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Here is a look back at local stories that made news this year.  Stories are sorted by category and are being featured Thursday morning on Kicks 96 and 101.7 The Point.



We begin our look back at 2019 by remembering some of the weather stories that made headlines.  The Whitewater Valley doesn’t often see tornado touchdowns, but got more than its fair share this year.  Weather headlines, though, started in January. 


  • Heavy rain and melting snow causing flooding that caused multiple road closures in late January. 
  • Six days later, the issue was the cold.  The temperature on the 30th dropped to eight below. 
  • One of the more significant tornadoes touched down near West Alexandria in mid-May. 
  • It was in June 15 that three tornadoes struck, including one that did heavy damage to the Richmond Mall.  "I swear, I thought I was gonna die.  I thought I wasn't gonna see my family again," said Jeremey Kantrell, who was nearby when the tornado struck.  Other tornadoes touched down that night near the Richmond airport and near Bentonville in Fayette County. 





We continue our look back at the year that’s ending by looking back at events that affected the local economy. 


  • It began in late January, when Richmond Mayor Dave Snow announced Richmond Rising, which would lay out the city’s direction for the next decade.  "Together, we make Richmond rise," Snow said. 
  • Also in late January, the first of what would be several auction dates was scheduled for the now vacant Elder-Beerman building downtown
  • The last day of February brought an announcement that Needler’s Market in Eaton would close. 
  • In mid-march, Fayette Regional Health System in Connersville announced that it would go up for auction.  The successful bidder a few months later would be Reid Health.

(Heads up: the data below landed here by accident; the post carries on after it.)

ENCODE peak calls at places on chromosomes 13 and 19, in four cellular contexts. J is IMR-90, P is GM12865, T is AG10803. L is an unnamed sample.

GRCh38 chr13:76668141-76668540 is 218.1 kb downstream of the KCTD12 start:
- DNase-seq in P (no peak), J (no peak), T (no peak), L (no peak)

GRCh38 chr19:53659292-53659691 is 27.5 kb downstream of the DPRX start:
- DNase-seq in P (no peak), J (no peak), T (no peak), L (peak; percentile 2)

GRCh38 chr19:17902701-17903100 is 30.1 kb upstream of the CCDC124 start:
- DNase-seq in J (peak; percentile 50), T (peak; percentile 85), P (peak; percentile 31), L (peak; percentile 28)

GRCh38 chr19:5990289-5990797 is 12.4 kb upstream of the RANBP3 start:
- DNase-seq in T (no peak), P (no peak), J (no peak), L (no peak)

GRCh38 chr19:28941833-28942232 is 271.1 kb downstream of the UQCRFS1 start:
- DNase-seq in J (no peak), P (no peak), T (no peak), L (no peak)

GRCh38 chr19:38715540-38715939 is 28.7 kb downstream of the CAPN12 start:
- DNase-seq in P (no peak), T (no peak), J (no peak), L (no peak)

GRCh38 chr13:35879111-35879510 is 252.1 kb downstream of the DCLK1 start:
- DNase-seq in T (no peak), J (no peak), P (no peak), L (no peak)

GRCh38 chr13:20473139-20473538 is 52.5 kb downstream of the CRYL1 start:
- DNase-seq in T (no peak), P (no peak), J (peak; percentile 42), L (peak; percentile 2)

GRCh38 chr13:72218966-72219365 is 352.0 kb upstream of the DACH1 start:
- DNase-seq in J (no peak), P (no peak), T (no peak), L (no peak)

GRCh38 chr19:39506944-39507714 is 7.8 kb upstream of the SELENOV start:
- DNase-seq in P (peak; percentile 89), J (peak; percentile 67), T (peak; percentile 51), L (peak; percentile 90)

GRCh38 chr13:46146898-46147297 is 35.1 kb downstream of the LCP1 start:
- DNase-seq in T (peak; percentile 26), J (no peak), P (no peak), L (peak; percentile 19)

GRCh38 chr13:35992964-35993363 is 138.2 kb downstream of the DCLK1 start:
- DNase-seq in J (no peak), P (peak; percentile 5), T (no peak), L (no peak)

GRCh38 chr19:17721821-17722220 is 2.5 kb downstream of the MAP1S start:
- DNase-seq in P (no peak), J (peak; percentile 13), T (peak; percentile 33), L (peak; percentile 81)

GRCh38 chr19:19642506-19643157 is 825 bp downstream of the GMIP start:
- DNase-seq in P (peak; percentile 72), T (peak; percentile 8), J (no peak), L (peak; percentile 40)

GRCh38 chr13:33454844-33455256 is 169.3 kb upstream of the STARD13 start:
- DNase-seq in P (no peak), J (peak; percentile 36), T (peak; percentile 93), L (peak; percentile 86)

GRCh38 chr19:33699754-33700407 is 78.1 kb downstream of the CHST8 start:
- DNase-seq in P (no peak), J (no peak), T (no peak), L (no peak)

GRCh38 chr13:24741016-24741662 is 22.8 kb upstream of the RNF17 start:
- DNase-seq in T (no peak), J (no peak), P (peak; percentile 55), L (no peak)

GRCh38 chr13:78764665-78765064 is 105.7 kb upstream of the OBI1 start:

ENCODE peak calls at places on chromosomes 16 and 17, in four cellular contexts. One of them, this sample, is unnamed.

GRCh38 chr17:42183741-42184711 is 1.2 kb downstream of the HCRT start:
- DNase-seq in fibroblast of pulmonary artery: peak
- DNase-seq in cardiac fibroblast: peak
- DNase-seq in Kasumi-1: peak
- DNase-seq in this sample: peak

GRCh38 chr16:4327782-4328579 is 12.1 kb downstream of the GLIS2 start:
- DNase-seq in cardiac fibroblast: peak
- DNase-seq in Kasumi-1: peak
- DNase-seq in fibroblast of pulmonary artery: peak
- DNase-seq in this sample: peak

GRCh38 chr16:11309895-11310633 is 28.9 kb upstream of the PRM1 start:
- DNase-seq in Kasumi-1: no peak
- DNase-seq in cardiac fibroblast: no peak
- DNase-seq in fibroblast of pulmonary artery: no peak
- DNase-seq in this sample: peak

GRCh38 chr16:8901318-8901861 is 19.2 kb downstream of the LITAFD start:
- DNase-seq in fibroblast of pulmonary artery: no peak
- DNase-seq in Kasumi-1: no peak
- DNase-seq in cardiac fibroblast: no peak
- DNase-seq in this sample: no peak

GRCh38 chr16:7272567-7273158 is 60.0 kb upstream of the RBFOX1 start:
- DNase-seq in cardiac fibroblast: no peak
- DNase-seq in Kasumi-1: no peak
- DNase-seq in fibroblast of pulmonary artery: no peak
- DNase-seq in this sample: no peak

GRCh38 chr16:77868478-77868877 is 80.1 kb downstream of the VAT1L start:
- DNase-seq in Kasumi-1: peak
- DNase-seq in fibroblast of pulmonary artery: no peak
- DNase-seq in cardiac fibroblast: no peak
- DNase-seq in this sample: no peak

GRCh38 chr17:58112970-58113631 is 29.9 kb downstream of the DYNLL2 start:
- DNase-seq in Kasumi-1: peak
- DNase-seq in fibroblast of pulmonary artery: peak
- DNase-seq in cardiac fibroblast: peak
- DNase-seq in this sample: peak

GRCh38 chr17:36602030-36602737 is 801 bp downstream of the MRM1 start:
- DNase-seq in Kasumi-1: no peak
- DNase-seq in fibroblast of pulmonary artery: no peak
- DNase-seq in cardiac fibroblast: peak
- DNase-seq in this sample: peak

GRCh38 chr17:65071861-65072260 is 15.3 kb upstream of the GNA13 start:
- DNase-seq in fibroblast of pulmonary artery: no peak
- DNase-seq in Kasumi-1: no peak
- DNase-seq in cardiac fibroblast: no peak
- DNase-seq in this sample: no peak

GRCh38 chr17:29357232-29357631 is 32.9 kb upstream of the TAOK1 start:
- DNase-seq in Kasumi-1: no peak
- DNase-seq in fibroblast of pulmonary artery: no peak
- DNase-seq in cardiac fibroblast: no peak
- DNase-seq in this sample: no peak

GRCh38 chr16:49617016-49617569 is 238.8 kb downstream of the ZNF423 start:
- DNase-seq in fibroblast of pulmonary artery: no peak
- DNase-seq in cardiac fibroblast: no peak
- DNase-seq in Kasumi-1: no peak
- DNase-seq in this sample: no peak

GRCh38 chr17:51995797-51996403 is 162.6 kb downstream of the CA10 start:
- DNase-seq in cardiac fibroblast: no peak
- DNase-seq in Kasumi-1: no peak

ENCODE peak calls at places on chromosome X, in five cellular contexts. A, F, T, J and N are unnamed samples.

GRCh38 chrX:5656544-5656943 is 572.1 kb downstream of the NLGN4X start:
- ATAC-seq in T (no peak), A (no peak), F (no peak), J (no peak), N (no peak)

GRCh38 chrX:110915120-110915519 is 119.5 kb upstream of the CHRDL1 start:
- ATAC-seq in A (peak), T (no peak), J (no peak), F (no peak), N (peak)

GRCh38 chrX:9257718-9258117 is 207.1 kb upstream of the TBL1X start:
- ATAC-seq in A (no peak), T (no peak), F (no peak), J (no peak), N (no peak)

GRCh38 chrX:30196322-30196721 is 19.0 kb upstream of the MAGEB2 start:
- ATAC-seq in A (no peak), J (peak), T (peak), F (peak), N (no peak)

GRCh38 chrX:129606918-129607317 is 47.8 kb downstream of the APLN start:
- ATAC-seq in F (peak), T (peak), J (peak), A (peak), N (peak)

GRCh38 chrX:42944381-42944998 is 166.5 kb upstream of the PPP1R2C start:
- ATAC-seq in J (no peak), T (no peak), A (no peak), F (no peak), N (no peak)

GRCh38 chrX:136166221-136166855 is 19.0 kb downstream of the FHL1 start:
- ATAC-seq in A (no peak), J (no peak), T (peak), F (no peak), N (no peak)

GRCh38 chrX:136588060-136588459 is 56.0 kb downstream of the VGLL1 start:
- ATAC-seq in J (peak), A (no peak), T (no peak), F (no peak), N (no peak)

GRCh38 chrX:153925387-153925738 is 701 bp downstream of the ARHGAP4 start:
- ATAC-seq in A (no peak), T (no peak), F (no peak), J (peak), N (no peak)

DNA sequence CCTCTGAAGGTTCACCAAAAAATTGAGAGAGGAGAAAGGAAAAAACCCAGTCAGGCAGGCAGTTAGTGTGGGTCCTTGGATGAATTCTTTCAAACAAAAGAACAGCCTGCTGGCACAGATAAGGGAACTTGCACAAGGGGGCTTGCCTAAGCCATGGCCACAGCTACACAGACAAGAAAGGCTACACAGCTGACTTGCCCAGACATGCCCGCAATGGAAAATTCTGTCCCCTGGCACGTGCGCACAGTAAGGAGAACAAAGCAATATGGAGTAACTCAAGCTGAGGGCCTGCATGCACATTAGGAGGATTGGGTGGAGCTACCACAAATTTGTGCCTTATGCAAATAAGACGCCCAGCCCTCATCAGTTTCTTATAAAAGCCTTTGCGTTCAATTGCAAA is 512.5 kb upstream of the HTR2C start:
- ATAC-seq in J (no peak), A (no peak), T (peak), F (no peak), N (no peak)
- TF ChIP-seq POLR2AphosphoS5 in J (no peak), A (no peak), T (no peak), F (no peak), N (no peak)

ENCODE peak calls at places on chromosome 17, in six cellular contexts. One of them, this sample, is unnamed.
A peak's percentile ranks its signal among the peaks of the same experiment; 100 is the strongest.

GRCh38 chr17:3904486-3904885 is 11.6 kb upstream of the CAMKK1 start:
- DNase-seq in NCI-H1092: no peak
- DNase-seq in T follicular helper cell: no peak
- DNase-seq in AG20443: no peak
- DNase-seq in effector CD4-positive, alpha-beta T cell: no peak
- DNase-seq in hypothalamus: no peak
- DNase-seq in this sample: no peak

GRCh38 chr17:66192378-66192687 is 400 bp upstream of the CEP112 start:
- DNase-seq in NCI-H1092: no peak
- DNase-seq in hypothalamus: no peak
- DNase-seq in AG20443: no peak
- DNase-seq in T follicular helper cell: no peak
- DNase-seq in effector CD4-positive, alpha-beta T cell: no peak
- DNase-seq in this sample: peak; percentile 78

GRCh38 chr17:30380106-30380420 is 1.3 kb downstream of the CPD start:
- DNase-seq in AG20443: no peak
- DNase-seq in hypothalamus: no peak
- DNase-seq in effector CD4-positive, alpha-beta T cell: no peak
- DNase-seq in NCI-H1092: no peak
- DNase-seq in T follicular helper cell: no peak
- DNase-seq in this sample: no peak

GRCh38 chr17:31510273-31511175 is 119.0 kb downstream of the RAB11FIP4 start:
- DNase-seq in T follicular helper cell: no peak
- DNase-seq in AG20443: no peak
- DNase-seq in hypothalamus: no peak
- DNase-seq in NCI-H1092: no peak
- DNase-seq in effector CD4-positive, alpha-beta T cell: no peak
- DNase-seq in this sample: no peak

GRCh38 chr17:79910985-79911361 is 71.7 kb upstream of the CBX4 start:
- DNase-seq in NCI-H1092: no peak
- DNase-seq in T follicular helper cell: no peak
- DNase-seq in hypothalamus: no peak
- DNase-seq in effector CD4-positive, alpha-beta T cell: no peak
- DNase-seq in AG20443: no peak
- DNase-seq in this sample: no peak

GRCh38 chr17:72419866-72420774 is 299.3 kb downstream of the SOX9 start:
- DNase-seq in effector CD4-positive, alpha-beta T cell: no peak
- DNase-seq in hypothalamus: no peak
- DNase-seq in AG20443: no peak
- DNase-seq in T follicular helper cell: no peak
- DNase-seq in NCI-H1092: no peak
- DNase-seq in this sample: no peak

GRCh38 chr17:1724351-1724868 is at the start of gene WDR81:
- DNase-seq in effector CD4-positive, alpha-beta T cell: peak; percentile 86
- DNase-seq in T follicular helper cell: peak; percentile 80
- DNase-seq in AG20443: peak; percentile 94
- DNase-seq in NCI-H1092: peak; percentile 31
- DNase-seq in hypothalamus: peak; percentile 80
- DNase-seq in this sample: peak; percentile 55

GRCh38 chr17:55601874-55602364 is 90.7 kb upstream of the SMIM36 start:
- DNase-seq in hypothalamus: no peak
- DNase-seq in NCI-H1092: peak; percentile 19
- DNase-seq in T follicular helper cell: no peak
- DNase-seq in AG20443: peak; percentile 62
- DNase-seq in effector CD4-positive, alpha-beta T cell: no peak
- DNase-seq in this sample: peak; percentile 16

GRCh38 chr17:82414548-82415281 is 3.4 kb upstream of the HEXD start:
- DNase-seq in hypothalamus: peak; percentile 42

• Speaking of Reid, the hospital made multiple purchases of large chunks of real estate.  In mid-April, Reid announced that it had purchased buildings in Cambridge City.  Reid would also purchase the former K-Mart building in Eaton and the former County Market building in Richmond. 
  • Richmond lost a downtown icon in April.  "It just wasn't working anymore.  There was too much payroll, and then we had a lot of construction in the back for years," said the owner of Joy Ann Bakery, which closed for good. 
  • Governor Eric Holcomb was in Richmond in June to cut the ribbon on the new Blue Buffalo plant.  "It's another great day in Richmond, Indiana.  I'll tell you that," Holcomb said.  Blue Buffalo will employ 165 people. 
  • Another major closure announcement came in early September when it was learned that Richmond’s K-Mart would close after 40 years. 



  • It began on the first day of the year, when new Wayne County Sheriff Randy Retter was sworn in
  • In late January, Richmond learned that it had received approval for funding for Phase II of the bicycle path project known as “The Loop.” 
  • In April, RP&L General Manager Randy Baker announced the utility is facing a huge cost to clean up 400,000 tons of coal ash.  "Our cost of doing that is $55.5 million," Baker said. 
  • In May, Wayne County Council and Commissioners discussed discontinuing their relationship with the county’s health department after ongoing disagreements and personality conflicts. 
  • In late spring, Wayne County towns on U.S. 40 discussed a proposal from INDOT to reduce U.S. 40 to one lane in each direction with a turn lane in the middle.  Everyone said thanks, but no thanks. 
  • In mid-July, a ribbon was cut to mark the end of downtown construction that clogged city streets for well over a year.  "The end result has made it worth it - to see how it looks now," said Mayor Dave Snow. 
  • The city of Richmond and Wayne County dealt over the summer with allowing off-road vehicles like golf carts and snowmobiles on public streets and roadways.  The county gave approval.  The city did not.